Britain needs her own foreign policy

Downing Street reiterated its policy position towards Iran today and I am glad to say that they appear to be finally awakening to the dangers of an aggressive, interventionist foreign policy in the Middle East. The first positive is the UK’s reluctance to attack a sovereign state, a reluctance that has been obviously lacking in recent British governments. The second is the open opposition to American pressure for an attack, including the refusal to host US forces in British bases worldwide.

It has been clear for a while now that the US, pressured by Israel and Zionist lobbies in the US, have been stepping up their pressure on the Iranian regime, the world’s leading pariah state. As the US continues to believe that they and their allies are the only countries morally righteous and responsible enough to hold nuclear weapons (despite them being the only nation in history to have actually used nuclear weapons), Israel, the most aggressive nation in the Middle East, continue to push for an aerial bombardment of Iran’s nuclear facilities.

However, No. 10 announced that the government “does not think that military action is the right course at this time”. It is heart-warming to finally see a British government willing to stand up to US aggression in the Middle East. Having clung to the coattails of the romping US war machine for God knows how many years, it is about time that the UK separates itself from a damaging foreign policy. The result of the intertwining of foreign policies since the Second World War has been the coupling of Britain with America’s damaging, bullying reputation.

In the Middle East Britain is seen as America’s partner in crime. Although we might abhor the notion that we are as eagerly warmongering as our US allies, the result of transatlantic foreign policy choices, including the illegal invasion of Iraq, the fighting of the war on terror by way of intimidating, coercing and murdering civilians and complete hostility to any government that dares to speak out against these terrible deeds, is that Britain and the US are viewed as the same evil, they are inseparably aggressive.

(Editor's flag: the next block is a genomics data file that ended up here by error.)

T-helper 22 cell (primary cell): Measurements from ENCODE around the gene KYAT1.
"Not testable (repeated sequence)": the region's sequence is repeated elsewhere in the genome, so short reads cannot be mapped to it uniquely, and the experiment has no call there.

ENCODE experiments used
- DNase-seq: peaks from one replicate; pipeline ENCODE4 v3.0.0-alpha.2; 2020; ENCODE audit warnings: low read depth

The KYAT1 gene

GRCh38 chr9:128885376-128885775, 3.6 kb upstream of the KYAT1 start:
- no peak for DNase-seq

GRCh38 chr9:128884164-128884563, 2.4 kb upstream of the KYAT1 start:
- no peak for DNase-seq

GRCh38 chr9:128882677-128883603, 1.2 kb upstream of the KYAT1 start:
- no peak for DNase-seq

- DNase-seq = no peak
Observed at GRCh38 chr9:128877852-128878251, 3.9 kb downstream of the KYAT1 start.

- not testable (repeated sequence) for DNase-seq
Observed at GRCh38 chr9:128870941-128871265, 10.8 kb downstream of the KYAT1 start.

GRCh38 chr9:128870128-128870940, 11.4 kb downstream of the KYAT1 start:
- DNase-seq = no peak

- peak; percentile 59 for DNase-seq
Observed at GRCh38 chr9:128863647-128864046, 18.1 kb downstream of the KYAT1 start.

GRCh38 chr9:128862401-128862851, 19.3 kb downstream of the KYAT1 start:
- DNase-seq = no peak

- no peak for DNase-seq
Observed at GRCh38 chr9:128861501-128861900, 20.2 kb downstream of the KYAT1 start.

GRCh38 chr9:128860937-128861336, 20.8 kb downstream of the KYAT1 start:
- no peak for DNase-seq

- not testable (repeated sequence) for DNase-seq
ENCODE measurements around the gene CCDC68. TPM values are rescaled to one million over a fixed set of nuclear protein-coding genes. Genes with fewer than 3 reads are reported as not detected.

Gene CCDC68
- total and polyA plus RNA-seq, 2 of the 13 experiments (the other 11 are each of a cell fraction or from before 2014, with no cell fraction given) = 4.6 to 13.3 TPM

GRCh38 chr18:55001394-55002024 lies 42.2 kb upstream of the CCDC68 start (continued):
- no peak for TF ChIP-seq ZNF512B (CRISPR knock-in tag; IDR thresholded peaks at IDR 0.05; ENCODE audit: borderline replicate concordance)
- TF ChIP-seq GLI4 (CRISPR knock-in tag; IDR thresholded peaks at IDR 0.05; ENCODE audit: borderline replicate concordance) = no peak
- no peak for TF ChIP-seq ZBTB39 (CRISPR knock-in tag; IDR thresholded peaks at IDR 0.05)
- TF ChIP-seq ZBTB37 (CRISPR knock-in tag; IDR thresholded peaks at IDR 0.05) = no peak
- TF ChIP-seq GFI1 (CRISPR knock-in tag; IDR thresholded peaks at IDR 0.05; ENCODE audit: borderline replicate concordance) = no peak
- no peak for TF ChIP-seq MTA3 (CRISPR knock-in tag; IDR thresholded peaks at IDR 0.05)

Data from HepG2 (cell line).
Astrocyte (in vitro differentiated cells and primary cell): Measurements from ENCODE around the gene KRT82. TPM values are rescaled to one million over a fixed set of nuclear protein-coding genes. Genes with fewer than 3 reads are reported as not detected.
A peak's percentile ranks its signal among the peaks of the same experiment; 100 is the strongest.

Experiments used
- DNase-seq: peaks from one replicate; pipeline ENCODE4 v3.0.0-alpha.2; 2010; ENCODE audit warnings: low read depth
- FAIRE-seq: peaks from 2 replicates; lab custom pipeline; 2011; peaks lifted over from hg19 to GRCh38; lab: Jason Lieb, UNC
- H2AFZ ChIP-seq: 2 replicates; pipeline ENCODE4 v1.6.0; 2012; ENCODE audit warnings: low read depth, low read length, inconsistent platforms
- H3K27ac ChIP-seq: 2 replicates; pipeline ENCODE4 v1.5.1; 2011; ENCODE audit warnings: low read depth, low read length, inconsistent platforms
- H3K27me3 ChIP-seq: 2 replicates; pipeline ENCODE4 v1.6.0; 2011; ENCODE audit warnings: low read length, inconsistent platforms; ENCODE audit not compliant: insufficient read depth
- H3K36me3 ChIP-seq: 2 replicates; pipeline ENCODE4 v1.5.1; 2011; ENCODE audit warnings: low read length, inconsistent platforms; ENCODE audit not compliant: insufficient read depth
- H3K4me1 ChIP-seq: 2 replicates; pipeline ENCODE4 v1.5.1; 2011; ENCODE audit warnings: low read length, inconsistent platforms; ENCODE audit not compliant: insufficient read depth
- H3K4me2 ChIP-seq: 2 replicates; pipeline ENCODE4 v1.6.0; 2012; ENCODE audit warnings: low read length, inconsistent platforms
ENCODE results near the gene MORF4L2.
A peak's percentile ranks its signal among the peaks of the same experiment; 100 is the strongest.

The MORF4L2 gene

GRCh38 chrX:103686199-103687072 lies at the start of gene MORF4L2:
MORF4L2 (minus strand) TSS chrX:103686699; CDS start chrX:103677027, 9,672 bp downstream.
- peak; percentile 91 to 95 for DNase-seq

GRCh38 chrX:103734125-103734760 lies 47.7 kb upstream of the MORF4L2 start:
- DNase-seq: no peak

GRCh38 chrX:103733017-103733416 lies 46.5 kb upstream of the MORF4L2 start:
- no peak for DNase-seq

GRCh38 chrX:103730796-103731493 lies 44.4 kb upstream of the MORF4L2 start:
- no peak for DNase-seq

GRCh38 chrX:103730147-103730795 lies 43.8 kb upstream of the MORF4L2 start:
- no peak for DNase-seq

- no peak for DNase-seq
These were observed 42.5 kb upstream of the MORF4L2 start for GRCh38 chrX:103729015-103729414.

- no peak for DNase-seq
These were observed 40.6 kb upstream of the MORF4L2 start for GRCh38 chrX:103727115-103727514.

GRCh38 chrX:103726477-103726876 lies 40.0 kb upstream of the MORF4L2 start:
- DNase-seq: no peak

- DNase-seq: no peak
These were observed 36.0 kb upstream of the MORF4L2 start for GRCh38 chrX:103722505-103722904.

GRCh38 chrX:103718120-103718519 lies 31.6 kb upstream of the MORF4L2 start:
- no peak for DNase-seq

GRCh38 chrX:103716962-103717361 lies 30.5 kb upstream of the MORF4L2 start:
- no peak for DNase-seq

A key part of the foreign policy ideals of the US post-1945 has been the implementation of US friendly governments as far as possible and outright hostility to anybody seen to be outside of the US’ sphere of influence. These are Cold War games that have to stop. One prime example is the Iranian government of Mahmoud Ahmadinejad, the leader of the current Iranian government that resulted from the overthrow of the US friendly Shah with an Islamic theocracy. Iranian opposition to American foreign policy in the Middle East (wholly justified I might add) has led to Iran being considered the biggest threat to global security and as such the crazy Ahmadinejad in Tehran simply cannot be allowed to get his grubby hands on the bomb, for fear of nuclear attack on Israel.

The truth is that the US demands to be the controller of the world’s stock of nuclear material, despite their overtures towards disarmament and their signing of the nuclear proliferation treaty. However, there is no reason, other than military muscle, why the US and its allies should be trusted with nuclear warheads and not their enemies; it is a blatant attempt to hold a diplomatic master card over the US’ enemies.

It has therefore become crucial that Britain establishes for itself a foreign policy separate to their American allies. They must speak out against US aggression and continue to oppose an unjustified attack on Iran’s nuclear facilities. Indeed, the UK has been equally as hypocritical as the US by refusing to scale back their nuclear commitment whilst demanding that other nations do not develop nuclear capabilities. If Britain wants the chance of positive engagement with the Muslim world and the Middle East in the future, they must insist that the US stops commanding the Middle East by their use of arms and the government’s announcements in the past week are to be welcomed as the first steps in Britain’s new, independent foreign policy.

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